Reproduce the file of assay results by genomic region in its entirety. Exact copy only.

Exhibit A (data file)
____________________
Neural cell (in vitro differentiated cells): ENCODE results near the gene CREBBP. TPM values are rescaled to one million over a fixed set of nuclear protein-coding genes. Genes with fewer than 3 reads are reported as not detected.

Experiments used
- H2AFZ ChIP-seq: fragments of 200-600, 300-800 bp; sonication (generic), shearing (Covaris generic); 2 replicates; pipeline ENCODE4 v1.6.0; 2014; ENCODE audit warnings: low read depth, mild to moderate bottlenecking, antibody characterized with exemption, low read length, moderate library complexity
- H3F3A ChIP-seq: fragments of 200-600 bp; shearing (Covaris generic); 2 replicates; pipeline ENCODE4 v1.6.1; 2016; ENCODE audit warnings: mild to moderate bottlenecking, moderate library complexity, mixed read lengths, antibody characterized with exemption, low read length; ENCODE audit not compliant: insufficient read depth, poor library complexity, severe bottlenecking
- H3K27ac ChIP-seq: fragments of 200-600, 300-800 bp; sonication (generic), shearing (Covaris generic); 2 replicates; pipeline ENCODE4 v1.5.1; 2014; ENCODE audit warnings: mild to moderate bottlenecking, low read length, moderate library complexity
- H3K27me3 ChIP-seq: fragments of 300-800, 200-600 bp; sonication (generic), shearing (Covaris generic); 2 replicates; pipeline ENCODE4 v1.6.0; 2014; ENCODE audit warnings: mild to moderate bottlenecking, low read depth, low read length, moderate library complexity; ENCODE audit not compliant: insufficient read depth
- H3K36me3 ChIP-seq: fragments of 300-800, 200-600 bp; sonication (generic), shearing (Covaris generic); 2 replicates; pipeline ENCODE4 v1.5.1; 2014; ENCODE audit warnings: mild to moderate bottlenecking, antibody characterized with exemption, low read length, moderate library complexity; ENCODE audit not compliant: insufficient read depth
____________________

Neural cell (in vitro differentiated cells): ENCODE results near the gene CREBBP. TPM values are rescaled to one million over a fixed set of nuclear protein-coding genes. Genes with fewer than 3 reads are reported as not detected.

Experiments used
- H2AFZ ChIP-seq: fragments of 200-600, 300-800 bp; sonication (generic), shearing (Covaris generic); 2 replicates; pipeline ENCODE4 v1.6.0; 2014; ENCODE audit warnings: low read depth, mild to moderate bottlenecking, antibody characterized with exemption, low read length, moderate library complexity
- H3F3A ChIP-seq: fragments of 200-600 bp; shearing (Covaris generic); 2 replicates; pipeline ENCODE4 v1.6.1; 2016; ENCODE audit warnings: mild to moderate bottlenecking, moderate library complexity, mixed read lengths, antibody characterized with exemption, low read length; ENCODE audit not compliant: insufficient read depth, poor library complexity, severe bottlenecking
- H3K27ac ChIP-seq: fragments of 200-600, 300-800 bp; sonication (generic), shearing (Covaris generic); 2 replicates; pipeline ENCODE4 v1.5.1; 2014; ENCODE audit warnings: mild to moderate bottlenecking, low read length, moderate library complexity
- H3K27me3 ChIP-seq: fragments of 300-800, 200-600 bp; sonication (generic), shearing (Covaris generic); 2 replicates; pipeline ENCODE4 v1.6.0; 2014; ENCODE audit warnings: mild to moderate bottlenecking, low read depth, low read length, moderate library complexity; ENCODE audit not compliant: insufficient read depth
- H3K36me3 ChIP-seq: fragments of 300-800, 200-600 bp; sonication (generic), shearing (Covaris generic); 2 replicates; pipeline ENCODE4 v1.5.1; 2014; ENCODE audit warnings: mild to moderate bottlenecking, antibody characterized with exemption, low read length, moderate library complexity; ENCODE audit not compliant: insufficient read depth